- Method Name: AdjustWidth
- Parameters: g As Graphics, s As String, width As Double, ByRef output() As String
- Scope: Private
Next, type the following lines of code in the associated Code Editor:
#Pragma DisableBoundsChecking #Pragma DisableBackgroundTasks #Pragma NilObjectChecking False Var n As Integer If g.TextWidth(s) <= width Then output.Add(s) Else // This can be improved pre-calculating the initial value for "n"… so it's // left as an exercise for the reader :-) While round(g.TextWidth(s.Left(s.Length - n))) > width n = n + 1 Wend output.Add(s.Left(s.Length - n)) AdjustWidth(g, s.Right(n), width, output) End If
As you can see, if the width of the received string is less than or equal to the expected width, then it is added to the Output array. If not, we are using a really less than optimal technique to calculate the appropriate one, saving the resulting string to the Output array and passing the remaining of the string again to the method. You’ll probably want to change some things here to better pre-calculate the initial value of the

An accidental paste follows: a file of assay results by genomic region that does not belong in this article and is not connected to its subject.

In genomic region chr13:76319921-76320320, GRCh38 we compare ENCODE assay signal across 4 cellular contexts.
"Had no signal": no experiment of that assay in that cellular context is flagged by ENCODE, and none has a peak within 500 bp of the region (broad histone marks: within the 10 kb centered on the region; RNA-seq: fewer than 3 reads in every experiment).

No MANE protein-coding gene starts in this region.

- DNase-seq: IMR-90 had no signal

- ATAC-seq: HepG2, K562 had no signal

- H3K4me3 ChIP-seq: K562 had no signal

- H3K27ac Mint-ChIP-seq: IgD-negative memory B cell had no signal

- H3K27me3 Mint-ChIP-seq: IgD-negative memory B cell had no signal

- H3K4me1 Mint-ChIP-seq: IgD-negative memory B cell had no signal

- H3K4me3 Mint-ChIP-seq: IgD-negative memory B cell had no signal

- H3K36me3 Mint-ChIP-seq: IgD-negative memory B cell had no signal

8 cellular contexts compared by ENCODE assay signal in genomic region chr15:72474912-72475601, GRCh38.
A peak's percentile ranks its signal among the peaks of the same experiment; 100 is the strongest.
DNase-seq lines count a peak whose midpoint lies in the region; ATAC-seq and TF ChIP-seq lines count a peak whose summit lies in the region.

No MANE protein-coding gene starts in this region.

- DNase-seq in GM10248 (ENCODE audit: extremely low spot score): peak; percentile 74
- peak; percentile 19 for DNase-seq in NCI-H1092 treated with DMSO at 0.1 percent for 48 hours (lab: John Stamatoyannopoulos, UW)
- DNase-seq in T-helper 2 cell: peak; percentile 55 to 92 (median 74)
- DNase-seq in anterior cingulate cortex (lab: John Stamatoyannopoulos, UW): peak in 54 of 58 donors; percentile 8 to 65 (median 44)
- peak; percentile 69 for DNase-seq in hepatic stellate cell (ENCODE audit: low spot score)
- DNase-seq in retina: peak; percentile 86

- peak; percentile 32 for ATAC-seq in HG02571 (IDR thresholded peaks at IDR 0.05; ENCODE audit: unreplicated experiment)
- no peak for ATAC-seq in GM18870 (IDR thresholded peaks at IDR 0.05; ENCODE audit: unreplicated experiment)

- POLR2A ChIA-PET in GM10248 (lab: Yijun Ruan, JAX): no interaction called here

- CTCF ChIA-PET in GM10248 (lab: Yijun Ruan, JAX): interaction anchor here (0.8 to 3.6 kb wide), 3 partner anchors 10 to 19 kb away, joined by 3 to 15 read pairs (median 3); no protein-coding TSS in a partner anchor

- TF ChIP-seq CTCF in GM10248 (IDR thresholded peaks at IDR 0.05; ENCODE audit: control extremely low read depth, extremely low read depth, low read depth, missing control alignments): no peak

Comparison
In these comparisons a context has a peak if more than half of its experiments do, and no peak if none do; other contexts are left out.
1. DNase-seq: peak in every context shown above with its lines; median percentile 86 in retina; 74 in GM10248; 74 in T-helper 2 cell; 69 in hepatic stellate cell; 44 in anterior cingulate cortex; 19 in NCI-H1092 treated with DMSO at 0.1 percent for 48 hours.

We have everything in place, so let’s test it! Start by adding a new constant to the Window1 window and name it
kSampleText. Use the associated Inspector Panel to assign the block of text you want to use for testing (personally I like to use the https://www.lipsum.com website for getting sample text).
If you prefer, you can download the complete Example project from this link.
Add next the Opening Event Handler to the Window1 window and type following snippet of code in the associated Code Editor: